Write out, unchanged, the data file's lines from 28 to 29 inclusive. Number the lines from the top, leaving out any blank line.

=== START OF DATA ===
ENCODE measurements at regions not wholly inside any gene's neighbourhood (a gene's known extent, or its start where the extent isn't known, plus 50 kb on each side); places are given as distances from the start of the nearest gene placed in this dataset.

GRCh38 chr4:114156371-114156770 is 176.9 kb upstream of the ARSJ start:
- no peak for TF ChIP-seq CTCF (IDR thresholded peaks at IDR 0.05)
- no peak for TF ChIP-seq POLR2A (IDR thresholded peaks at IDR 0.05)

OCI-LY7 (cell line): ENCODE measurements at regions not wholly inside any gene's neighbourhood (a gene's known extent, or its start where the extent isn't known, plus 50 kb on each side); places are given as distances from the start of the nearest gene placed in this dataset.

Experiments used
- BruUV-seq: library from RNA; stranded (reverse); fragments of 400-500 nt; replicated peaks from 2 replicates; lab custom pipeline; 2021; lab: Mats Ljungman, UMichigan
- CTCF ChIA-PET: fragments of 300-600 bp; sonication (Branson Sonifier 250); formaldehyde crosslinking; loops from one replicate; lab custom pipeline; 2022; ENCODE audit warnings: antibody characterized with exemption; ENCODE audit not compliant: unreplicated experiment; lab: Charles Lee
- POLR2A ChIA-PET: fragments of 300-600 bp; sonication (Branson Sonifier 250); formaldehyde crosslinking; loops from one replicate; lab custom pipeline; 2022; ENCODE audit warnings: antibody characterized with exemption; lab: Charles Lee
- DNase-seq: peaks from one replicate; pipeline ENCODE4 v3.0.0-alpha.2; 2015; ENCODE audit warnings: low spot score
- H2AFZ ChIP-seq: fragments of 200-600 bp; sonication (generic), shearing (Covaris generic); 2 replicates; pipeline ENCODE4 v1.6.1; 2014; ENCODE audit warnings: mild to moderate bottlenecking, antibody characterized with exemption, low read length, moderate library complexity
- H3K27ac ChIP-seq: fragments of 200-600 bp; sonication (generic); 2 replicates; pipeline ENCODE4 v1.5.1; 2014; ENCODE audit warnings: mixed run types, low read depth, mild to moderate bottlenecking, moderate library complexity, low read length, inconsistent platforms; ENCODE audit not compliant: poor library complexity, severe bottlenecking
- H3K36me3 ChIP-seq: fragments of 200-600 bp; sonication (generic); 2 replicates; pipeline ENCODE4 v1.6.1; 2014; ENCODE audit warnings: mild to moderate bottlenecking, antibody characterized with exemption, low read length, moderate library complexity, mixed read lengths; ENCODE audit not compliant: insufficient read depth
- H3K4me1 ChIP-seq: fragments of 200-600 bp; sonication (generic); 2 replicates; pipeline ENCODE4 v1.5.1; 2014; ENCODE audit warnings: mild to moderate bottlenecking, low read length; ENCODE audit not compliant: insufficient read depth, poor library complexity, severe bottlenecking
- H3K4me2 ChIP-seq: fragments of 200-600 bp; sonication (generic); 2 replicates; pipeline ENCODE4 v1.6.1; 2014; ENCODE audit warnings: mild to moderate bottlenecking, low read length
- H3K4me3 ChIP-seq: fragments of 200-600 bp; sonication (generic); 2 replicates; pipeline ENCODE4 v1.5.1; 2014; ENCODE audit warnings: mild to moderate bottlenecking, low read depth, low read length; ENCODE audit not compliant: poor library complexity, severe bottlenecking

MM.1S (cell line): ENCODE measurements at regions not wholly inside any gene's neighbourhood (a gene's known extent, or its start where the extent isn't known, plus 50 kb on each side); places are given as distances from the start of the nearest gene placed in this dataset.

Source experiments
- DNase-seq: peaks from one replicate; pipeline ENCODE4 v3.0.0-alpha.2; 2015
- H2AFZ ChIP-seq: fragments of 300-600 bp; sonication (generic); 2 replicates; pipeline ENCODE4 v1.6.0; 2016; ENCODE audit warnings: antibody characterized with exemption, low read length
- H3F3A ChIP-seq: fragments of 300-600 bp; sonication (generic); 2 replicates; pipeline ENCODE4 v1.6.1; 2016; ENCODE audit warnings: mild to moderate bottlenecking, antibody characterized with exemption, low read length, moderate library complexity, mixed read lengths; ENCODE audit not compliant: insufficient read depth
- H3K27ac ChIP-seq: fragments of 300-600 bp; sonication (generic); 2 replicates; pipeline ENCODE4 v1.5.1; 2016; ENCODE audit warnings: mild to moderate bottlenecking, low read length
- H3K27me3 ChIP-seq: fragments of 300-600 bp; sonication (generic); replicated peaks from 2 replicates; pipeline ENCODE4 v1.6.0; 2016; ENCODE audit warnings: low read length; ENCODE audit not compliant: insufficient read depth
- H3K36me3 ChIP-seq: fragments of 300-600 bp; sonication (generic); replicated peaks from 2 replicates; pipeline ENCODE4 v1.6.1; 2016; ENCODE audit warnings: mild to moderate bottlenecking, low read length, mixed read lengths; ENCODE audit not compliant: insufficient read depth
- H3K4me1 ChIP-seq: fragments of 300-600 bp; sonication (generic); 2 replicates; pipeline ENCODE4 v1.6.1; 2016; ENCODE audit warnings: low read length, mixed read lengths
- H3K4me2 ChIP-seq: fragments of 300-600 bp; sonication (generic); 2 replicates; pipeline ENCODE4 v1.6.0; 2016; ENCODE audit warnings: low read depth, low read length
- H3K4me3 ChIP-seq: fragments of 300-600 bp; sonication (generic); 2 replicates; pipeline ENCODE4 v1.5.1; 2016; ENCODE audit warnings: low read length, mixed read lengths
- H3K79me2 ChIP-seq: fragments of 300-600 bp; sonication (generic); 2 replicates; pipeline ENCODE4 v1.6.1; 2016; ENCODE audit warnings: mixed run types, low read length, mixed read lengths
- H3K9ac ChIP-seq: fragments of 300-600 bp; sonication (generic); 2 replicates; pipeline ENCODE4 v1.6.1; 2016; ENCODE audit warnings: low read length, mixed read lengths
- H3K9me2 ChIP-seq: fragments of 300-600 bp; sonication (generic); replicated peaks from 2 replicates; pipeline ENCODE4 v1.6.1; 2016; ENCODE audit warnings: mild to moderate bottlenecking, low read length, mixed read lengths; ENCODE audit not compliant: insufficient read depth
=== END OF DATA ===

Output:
- H3K79me2 ChIP-seq: fragments of 300-600 bp; sonication (generic); 2 replicates; pipeline ENCODE4 v1.6.1; 2016; ENCODE audit warnings: mixed run types, low read length, mixed read lengths
- H3K9ac ChIP-seq: fragments of 300-600 bp; sonication (generic); 2 replicates; pipeline ENCODE4 v1.6.1; 2016; ENCODE audit warnings: low read length, mixed read lengths